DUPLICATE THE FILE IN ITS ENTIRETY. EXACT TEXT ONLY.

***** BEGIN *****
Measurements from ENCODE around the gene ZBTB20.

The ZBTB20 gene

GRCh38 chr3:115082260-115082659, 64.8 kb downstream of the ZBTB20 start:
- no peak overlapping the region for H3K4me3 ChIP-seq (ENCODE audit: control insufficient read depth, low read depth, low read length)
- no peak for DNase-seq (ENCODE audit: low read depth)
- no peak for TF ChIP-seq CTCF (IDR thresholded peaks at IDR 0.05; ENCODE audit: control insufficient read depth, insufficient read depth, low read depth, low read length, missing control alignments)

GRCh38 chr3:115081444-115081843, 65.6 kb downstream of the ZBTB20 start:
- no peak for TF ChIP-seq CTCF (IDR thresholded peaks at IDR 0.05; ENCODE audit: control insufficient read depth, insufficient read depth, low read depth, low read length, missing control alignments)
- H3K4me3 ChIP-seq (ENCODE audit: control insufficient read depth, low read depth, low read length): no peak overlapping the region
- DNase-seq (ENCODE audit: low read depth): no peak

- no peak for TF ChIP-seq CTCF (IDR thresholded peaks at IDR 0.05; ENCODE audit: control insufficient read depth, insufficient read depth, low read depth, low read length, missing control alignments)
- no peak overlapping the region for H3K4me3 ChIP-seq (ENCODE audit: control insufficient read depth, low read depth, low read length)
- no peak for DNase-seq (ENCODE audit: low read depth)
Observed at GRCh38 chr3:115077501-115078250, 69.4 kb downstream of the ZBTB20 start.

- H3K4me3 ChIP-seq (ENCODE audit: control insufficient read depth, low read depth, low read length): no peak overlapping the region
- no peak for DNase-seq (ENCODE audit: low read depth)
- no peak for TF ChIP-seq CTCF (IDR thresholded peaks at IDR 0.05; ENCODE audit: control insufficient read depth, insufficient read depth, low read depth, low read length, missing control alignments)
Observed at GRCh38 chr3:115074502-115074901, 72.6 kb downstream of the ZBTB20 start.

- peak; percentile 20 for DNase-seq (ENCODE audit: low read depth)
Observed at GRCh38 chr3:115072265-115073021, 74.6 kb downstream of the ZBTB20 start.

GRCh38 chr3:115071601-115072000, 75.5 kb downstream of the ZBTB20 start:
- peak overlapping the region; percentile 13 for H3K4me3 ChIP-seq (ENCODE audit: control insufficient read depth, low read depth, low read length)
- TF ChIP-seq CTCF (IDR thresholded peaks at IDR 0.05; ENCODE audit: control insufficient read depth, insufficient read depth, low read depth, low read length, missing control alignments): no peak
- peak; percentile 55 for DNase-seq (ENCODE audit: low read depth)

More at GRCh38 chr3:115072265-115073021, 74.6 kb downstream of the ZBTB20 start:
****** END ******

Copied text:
Measurements from ENCODE around the gene ZBTB20.

The ZBTB20 gene

GRCh38 chr3:115082260-115082659, 64.8 kb downstream of the ZBTB20 start:
- no peak overlapping the region for H3K4me3 ChIP-seq (ENCODE audit: control insufficient read depth, low read depth, low read length)
- no peak for DNase-seq (ENCODE audit: low read depth)
- no peak for TF ChIP-seq CTCF (IDR thresholded peaks at IDR 0.05; ENCODE audit: control insufficient read depth, insufficient read depth, low read depth, low read length, missing control alignments)

GRCh38 chr3:115081444-115081843, 65.6 kb downstream of the ZBTB20 start:
- no peak for TF ChIP-seq CTCF (IDR thresholded peaks at IDR 0.05; ENCODE audit: control insufficient read depth, insufficient read depth, low read depth, low read length, missing control alignments)
- H3K4me3 ChIP-seq (ENCODE audit: control insufficient read depth, low read depth, low read length): no peak overlapping the region
- DNase-seq (ENCODE audit: low read depth): no peak

- no peak for TF ChIP-seq CTCF (IDR thresholded peaks at IDR 0.05; ENCODE audit: control insufficient read depth, insufficient read depth, low read depth, low read length, missing control alignments)
- no peak overlapping the region for H3K4me3 ChIP-seq (ENCODE audit: control insufficient read depth, low read depth, low read length)
- no peak for DNase-seq (ENCODE audit: low read depth)
Observed at GRCh38 chr3:115077501-115078250, 69.4 kb downstream of the ZBTB20 start.

- H3K4me3 ChIP-seq (ENCODE audit: control insufficient read depth, low read depth, low read length): no peak overlapping the region
- no peak for DNase-seq (ENCODE audit: low read depth)
- no peak for TF ChIP-seq CTCF (IDR thresholded peaks at IDR 0.05; ENCODE audit: control insufficient read depth, insufficient read depth, low read depth, low read length, missing control alignments)
Observed at GRCh38 chr3:115074502-115074901, 72.6 kb downstream of the ZBTB20 start.

- peak; percentile 20 for DNase-seq (ENCODE audit: low read depth)
Observed at GRCh38 chr3:115072265-115073021, 74.6 kb downstream of the ZBTB20 start.

GRCh38 chr3:115071601-115072000, 75.5 kb downstream of the ZBTB20 start:
- peak overlapping the region; percentile 13 for H3K4me3 ChIP-seq (ENCODE audit: control insufficient read depth, low read depth, low read length)
- TF ChIP-seq CTCF (IDR thresholded peaks at IDR 0.05; ENCODE audit: control insufficient read depth, insufficient read depth, low read depth, low read length, missing control alignments): no peak
- peak; percentile 55 for DNase-seq (ENCODE audit: low read depth)

More at GRCh38 chr3:115072265-115073021, 74.6 kb downstream of the ZBTB20 start: